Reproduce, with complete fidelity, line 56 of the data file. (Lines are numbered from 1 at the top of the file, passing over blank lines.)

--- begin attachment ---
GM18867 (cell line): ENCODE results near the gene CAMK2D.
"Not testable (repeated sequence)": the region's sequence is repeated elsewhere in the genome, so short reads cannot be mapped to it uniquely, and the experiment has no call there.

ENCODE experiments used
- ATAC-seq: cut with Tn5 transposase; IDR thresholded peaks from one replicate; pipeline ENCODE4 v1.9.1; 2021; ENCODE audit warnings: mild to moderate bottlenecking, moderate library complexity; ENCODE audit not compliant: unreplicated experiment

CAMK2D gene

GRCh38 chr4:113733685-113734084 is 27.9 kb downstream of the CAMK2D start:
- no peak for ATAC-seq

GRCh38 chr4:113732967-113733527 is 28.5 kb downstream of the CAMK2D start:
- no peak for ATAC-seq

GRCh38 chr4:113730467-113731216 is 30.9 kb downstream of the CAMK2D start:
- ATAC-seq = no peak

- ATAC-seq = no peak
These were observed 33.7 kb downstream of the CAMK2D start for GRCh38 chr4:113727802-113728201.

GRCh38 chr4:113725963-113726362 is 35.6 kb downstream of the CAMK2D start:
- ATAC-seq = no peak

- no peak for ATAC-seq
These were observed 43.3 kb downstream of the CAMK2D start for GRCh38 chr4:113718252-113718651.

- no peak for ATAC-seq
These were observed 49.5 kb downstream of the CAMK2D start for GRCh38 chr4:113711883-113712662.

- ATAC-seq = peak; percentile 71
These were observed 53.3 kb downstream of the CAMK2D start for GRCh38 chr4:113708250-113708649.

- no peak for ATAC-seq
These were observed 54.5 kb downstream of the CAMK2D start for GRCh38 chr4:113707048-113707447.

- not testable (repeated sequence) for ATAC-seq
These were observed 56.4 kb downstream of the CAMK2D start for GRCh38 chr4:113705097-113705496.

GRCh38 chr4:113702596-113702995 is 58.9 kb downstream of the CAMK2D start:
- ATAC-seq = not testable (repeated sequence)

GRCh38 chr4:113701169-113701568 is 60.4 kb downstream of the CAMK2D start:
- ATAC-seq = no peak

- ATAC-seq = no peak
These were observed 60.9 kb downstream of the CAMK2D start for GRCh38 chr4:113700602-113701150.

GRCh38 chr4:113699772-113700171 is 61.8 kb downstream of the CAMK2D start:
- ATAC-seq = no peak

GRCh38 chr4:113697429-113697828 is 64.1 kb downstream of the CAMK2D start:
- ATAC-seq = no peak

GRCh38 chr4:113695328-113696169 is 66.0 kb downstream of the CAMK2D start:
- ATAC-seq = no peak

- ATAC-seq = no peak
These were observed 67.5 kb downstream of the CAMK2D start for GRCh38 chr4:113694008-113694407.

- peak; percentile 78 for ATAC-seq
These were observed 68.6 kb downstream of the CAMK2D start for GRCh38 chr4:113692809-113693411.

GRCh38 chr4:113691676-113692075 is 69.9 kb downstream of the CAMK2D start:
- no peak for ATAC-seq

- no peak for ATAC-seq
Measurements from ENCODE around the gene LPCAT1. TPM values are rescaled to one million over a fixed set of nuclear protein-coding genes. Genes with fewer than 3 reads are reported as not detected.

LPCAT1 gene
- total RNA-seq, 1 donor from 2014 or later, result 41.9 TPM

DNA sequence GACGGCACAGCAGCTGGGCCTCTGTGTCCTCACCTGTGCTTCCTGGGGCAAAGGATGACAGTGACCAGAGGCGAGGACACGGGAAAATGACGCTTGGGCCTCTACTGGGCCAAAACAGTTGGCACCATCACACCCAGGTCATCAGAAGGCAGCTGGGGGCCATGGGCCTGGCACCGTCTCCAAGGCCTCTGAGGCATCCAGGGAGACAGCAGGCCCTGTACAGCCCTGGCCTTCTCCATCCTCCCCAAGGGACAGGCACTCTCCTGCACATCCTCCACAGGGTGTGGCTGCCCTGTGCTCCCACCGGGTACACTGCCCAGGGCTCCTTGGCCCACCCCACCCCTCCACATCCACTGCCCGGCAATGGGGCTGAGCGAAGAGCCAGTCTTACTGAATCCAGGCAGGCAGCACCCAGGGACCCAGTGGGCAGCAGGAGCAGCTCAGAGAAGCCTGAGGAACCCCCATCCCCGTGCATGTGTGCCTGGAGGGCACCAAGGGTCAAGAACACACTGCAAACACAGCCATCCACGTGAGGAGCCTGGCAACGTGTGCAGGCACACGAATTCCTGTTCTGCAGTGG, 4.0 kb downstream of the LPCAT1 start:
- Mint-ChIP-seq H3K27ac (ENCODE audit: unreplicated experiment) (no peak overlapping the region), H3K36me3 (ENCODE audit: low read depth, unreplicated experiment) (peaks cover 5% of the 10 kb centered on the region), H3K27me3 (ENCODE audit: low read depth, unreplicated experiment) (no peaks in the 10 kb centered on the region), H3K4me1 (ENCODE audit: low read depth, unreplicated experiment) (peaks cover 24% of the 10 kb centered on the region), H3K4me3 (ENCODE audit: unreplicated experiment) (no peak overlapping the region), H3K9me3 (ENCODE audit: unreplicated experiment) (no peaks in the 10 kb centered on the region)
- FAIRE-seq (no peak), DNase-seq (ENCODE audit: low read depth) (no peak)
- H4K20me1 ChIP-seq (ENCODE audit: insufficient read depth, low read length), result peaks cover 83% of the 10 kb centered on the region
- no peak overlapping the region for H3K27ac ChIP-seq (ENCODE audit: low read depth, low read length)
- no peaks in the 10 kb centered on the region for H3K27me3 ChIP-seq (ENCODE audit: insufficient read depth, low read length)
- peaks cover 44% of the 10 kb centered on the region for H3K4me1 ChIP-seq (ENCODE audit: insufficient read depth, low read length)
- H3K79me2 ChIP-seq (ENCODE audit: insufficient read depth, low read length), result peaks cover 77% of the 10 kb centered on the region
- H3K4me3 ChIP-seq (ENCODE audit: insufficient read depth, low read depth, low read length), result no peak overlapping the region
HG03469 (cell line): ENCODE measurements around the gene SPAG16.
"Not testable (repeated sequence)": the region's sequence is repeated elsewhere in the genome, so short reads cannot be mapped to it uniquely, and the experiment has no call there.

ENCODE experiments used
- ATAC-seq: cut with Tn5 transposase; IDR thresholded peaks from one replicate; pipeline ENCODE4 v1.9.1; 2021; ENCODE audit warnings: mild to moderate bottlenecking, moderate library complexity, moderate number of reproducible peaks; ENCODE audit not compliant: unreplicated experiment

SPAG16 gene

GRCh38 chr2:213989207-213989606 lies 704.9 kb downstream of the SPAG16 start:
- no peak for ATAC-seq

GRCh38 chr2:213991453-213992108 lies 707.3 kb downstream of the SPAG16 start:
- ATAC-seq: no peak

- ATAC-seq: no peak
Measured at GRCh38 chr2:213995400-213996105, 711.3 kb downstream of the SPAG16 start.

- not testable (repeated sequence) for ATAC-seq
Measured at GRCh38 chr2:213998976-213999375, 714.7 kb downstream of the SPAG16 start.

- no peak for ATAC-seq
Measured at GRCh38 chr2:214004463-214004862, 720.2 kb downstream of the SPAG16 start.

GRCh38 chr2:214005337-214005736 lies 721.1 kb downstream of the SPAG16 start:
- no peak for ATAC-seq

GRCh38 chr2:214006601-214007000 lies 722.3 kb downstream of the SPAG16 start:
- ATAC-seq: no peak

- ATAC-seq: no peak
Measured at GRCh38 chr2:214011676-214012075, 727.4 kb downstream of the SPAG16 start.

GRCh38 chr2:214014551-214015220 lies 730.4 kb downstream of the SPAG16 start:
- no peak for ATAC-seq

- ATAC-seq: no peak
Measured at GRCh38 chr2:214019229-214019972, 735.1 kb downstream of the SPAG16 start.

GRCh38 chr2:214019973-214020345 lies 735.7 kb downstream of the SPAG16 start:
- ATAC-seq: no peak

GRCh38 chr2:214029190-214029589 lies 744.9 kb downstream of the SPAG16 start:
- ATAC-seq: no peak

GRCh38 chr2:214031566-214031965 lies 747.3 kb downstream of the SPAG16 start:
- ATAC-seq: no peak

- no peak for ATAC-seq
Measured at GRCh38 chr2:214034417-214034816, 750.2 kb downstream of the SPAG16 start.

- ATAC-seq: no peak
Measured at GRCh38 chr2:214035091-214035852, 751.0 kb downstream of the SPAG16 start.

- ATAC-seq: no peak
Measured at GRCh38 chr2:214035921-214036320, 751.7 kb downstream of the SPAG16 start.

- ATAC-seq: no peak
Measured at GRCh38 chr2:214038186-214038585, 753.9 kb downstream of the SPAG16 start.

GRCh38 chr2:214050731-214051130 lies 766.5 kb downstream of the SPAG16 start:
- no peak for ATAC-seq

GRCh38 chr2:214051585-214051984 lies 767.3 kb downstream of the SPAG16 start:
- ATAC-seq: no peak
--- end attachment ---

- H3K4me3 ChIP-seq (ENCODE audit: insufficient read depth, low read depth, low read length), result no peak overlapping the region